Browsing Health Studies by Subject "Radiographers"
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Accuracy of Radiographers red dot or triage of accident and emergency radiographs in clinical practice: a systematic review.AIM: To determine the accuracy of radiographers red dot or triage of accident and emergency (A&E) radiographs in clinical practice. MATERIALS AND METHODS Eligible studies assessed radiographers red dot or triage of A&E radiographs in clinical practice compared with a reference standard and provided accuracy data to construct 2×2 tables. Data were extracted on study eligibility and characteristics, quality, and accuracy. Pooled sensitivities and specificities and chi-square tests of heterogeneity were calculated. RESULT Three red dot and five triage studies were eligible for inclusion. Radiographers' red dot of A&E radiographs in clinical practice compared with a reference standard is 0.87 [95% confidence interval (CI) 0.85¿0.89] and 0.92 (0.91¿0.93) sensitivity and specificity, respectively. Radiographers' triage of A&E radiographs of the skeleton is 0.90 (0.89¿0.92) and 0.94 (0.93¿0.94) sensitivity and specificity, respectively; and for chest and abdomen is 0.78 (0.74¿0.82) and 0.91 (0.88¿0.93). Radiographers' red dot of skeletal A&E radiographs without training is 0.71 (0.62¿0.79) and 0.96 (0.93¿0.97) sensitivity and specificity, respectively; and with training is 0.81 (0.72¿0.87) and 0.95 (0.93¿0.97). Pooled sensitivity and specificity for radiographers without training for the triage of skeletal A&E radiographs is 0.89 (0.88¿0.91) and 0.93 (0.92¿0.94); and with training is 0.91 (0.88¿0.94) and 0.95 (0.93¿0.96). CONCLUSION Radiographers red dot or triage of A&E radiographs in clinical practice is affected by body area, but not by training.
Bias in plain film reading performance studies.Radiographers and other healthcare professionals are becoming increasingly involved in radiological reporting, for instance plain radiographs, mammography and ultrasound. Systematic reviews of research evidence can help to assimilate a knowledge base by ordering and evaluating the available evidence on the reporting accuracy of different professional groups. This article reviews the biases that can undermine the results of plain ¿lm reading performance studies. These biases are subdivided into three categories. The ¿rst category refers to the selection of subjects, including both ¿lms and professionals, and covers the validity of generalizing results beyond the study population. The other two categories are concerned with study design and the interpretation both of ¿lms and of reports and the effect on study validity. An understanding of these biases is essential when designing such studies and when interpreting the results of existing studies.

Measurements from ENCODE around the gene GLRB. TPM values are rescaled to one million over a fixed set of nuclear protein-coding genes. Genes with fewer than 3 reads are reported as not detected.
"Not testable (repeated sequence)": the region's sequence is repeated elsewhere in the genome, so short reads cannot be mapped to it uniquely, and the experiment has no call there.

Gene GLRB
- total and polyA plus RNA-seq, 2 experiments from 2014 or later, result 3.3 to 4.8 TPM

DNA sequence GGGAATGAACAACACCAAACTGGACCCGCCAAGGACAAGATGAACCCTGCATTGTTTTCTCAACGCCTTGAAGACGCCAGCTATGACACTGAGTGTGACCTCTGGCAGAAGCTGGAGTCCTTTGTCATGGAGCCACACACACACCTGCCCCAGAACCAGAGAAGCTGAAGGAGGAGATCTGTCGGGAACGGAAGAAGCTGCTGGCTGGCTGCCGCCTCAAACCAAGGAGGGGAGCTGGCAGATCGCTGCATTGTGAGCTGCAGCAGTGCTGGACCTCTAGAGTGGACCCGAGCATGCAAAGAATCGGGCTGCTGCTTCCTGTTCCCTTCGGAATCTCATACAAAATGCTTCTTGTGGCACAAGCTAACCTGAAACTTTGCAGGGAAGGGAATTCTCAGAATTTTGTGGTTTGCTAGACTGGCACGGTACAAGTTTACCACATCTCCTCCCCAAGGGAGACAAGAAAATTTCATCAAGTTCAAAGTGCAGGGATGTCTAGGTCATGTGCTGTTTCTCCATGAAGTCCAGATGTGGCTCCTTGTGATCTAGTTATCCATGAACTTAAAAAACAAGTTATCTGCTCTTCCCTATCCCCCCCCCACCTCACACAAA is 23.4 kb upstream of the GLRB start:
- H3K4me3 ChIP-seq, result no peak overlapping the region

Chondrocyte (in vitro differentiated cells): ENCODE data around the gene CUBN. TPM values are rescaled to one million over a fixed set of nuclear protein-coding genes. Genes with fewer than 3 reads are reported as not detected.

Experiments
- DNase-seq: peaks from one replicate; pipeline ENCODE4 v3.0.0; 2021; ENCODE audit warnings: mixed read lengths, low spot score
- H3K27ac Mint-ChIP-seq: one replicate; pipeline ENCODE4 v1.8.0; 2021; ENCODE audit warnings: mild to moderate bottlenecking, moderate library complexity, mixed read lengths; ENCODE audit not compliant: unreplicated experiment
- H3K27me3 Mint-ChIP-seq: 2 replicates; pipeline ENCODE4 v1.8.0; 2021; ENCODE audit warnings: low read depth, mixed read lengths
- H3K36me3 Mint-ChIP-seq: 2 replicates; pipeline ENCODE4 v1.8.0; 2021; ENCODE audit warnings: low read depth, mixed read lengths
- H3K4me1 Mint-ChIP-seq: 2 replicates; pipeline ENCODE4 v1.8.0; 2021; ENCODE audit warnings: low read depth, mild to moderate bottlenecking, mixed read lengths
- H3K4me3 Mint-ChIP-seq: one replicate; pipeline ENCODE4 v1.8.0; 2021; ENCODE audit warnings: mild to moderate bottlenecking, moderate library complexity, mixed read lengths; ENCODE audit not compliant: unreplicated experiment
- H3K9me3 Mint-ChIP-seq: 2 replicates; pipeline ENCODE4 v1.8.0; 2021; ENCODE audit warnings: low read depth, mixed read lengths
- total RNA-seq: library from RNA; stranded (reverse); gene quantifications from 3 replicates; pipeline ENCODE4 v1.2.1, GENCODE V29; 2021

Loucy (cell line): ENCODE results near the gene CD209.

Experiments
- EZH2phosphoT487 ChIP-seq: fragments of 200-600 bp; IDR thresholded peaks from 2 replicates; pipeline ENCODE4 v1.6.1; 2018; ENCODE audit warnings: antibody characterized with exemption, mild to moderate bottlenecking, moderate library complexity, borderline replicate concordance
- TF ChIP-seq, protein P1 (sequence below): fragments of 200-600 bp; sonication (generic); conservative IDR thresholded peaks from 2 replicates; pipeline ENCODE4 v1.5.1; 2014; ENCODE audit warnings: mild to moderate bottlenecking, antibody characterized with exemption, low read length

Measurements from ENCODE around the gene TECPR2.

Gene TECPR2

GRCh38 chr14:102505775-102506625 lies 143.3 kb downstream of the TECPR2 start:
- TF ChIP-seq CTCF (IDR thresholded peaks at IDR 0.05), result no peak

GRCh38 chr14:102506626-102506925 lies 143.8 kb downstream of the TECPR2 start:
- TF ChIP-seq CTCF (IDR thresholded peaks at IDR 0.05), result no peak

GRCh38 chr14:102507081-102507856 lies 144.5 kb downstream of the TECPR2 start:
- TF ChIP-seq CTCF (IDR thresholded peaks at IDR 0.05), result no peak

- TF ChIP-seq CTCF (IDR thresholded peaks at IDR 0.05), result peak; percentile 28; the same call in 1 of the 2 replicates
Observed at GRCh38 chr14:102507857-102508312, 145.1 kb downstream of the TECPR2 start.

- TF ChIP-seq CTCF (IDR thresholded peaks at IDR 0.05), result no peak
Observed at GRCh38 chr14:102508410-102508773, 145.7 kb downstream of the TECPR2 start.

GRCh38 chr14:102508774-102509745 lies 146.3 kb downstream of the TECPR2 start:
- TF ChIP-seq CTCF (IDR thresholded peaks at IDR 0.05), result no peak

Methodological standards in radiographer plain film reading performance studies.The objectives of this paper are to raise awareness of the methodological standards that can affect the quality of radiographer plain-film reading performance studies and to determine the frequency with which these standards are fulfilled. Multiple search methods identified 30 such studies from between 1971 and the end of June 1999. The percentage of studies that fulfilled criteria for the 10 methodological standards were as follows. (1) Performance of a sample size calculation, 3%; (2) definition of a normal and abnormal report, 97%; (3) description of the sequence of events through which films passed before reporting, 94%; (4) analysis of individual groups of observers within a combination of groups, 50% (5) appropriate choice of reference standard, 80%; (6) appropriate choice of arbiter, 57%; (7) appropriate use of a control, 22%; (8) analysis of pertinent clinical subgroups, e.g. body areas, patient type, 44%; (9) availability of data for re-calculation, 59%; and (10) presentation of indeterminate results, 69%. These findings indicate variation in the application of the methodological standards to studies of radiographer's film reading performance. Careful consideration of these standards is an essential component of study quality and hence the validity of the evidence base used to underpin radiographic reporting policy.